Supreme Court of India ("Supreme
Court") in its recent judgment [Dr Suhas H
Pophale v Oriental Insurance Company Limited and its Estate
Officer] has changed the parameters of eviction of the tenant
under the Public Premises (Eviction of Unauthorised Occupants) Act,
BACKGROUND OF ACT: The Act was incorporated to
facilitate easy eviction of unauthorized occupants from public
premises and other incidental matters including removal of
unauthorized construction, recovery of arrears of rent, etc. As per
the Act, public premises means premises belonging to or taken on
lease or requisitioned by or on behalf of (i) Central Government,
(ii) Company in which the Central Government holds at least 51%
paid‐up share capital, (iii) wholly or partially subsidiary
of the Central Government, (iv) any corporation owned or controlled
by the Central Government, (v) universities, (vi) institutes of
technology, (vii) major port trust, etc. (collectively referred to
as "Public Authority")
CONFLICT: Since inception of the Act, there has
been constant conflict on applicability of the Act
viz‐a‐vis the applicability of the state rent control
act. The Act has been made applicable since 1958. However, the
question arises with respect to premises which were not acquired by
such Public Authority until much later date and the tenants were
till such date of acquisition, governed by the respective state
act. The Supreme Court judgment in Suhas Pophale case clarified the
position in such cases. It clarified that the Act can only be
applied from 16 September 1958, or from a later date when such
premises became government owned with the nationalization of the
banks and private insurance companies. The judgment of Supreme
Court is primarily aimed at properties belonging to nationalized
insurance companies and nationalized banks.
CASE ANALYSES: In the instant case, Dr Suhas
Pophale was the tenant of Indian Mercantile Insurance Company
("MIC") and was a lawful tenant under
the Bombay Rent Act 1947 (now Maharashtra Rent Control Act, 1999).
MIC was merged with the Oriental Insurance Company
("OIC"), a government company, with
effect from 1 January 1974. However the management of MIC was taken
over by the Central Government in 1971. Dr Suhas Pophale had
obtained a license from the original tenant in 1972 and MIC had
been informed about the same. Thereafter eviction order came to be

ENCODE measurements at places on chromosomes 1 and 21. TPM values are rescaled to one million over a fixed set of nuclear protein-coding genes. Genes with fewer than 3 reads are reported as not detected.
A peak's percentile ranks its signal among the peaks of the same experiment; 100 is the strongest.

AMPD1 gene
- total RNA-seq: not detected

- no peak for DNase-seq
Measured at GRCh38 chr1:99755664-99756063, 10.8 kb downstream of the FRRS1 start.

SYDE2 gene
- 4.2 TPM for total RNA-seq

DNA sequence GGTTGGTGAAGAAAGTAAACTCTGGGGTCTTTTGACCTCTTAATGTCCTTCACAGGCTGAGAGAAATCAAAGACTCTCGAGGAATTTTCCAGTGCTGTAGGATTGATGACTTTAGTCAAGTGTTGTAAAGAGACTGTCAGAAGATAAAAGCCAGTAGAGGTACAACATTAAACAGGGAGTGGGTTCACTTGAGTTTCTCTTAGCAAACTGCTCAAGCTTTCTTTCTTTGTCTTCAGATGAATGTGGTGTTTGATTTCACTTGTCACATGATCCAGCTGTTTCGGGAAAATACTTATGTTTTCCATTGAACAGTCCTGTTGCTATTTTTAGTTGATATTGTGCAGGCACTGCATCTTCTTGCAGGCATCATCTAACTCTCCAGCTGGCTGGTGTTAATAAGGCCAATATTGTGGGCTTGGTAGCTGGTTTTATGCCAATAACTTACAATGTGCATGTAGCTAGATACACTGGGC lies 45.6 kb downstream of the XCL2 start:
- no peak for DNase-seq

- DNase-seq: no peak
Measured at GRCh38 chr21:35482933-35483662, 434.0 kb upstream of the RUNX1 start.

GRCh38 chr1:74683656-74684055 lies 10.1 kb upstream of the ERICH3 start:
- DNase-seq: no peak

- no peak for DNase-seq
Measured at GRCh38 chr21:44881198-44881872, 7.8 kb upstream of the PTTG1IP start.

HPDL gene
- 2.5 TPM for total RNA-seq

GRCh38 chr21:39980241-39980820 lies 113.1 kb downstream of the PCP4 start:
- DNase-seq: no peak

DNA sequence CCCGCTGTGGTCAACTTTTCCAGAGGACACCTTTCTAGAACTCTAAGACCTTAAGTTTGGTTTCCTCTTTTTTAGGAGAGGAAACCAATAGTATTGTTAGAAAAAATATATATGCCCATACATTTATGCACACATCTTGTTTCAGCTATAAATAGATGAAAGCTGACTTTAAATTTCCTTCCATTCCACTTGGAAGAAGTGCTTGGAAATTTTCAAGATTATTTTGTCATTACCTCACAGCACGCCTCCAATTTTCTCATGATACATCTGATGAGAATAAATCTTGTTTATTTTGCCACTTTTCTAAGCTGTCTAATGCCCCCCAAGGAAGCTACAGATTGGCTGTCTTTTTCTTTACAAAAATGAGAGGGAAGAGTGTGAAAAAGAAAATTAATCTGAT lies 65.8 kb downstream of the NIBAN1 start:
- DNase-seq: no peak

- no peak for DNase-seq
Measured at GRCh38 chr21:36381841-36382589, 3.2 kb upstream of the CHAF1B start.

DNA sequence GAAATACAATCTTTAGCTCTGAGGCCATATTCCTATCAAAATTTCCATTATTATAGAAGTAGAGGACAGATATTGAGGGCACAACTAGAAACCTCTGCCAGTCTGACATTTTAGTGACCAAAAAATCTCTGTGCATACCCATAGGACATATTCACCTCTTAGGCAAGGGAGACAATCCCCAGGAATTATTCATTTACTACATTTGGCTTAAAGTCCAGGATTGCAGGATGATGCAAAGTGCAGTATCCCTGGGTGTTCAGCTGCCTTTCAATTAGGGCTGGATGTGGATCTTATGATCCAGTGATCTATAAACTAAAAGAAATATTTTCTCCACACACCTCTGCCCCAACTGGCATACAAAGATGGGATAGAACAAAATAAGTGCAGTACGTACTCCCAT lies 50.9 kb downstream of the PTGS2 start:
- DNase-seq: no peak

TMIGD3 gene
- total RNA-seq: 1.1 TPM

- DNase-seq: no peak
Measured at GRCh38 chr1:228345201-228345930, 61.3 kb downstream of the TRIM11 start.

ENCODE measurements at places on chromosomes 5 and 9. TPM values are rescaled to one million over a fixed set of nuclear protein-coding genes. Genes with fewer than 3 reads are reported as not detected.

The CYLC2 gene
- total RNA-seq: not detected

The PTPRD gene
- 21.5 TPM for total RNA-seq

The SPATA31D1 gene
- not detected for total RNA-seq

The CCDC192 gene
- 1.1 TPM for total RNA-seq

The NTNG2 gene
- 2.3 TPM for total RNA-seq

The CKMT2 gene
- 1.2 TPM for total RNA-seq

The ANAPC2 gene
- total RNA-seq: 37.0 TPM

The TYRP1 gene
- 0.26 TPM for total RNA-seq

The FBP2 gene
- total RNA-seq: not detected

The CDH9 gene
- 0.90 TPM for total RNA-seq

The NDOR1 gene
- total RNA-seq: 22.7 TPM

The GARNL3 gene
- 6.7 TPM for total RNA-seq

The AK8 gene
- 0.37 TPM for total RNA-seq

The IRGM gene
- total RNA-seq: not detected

passed against the said Dr Suhas Pophale in 1993 by the Estate
Officer of OIC which was later affirmed by the City Civil Court and
Bombay High Court.
Supreme Court allowed the appeal having following effect:
(A) When a tenant is protected as a 'tenant' or `deemed
tenant' under the State Act, prior to the merger of the
erstwhile insurance company with a Government Company, he could be
removed only by following the procedure available under the State
(B) Thus, as far as the tenants of the premises which are not
covered under the Act are concerned, those tenants who were tenants
or deemed tenants under the State Act, continues to have their
protection under the State Act. Legislation is not be given a
retrospective effect unless specifically provided for, and not
beyond the period that is provided therein.
(C) For any premises to become public premises the relevant date
will be 16 September 1958 or whichever is the later date on which
the concerned premises become the public premises (as belonging to
or taken on lease by Public Authorities like OIC). All those
persons failing within the definition of a tenant occupying the
premises prior thereto will not come under the ambit of the Act and
cannot therefore be said to be persons in "unauthorized
occupation". If possession of their premises is required, that
will have to be resorted to by taking steps under the respective
State Acts. If person concerned has come in occupation subsequent
to such date, then of course the Act will apply.
(D) The occupants of these properties were earlier tenants of
the private landlords. They have not chosen to be the tenants of
the Government Companies. Their status as occupants of the Public
Insurance Companies has been thrust upon them by the Act.
MHCO COMMENTS: We understand
now 2 categories of occupants of these public corporations will be
excluded from the coverage of the Act. Firstly, those who are in
occupation since prior to 16 September 1958, i.e. prior to the Act
becoming applicable are clearly outside the coverage of the Act.
Secondly, those who come in occupation, thereafter, but prior to
the date of concerned premises were taken over by Public Authority
and are covered under a protective provision of the State Rent Act.
We believe this judgment will help thousands of occupants of public
premises by limiting and clarifying the application of Act.
The content of this article is intended to provide a general
guide to the subject matter. Specialist advice should be sought
about your specific circumstances.
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On March 10, 2015, the controversial amendments to the land acquisition law were finally passed by the Lok Sabha after facing severe criticism both from the opposition parties as well as from the government's own allies.
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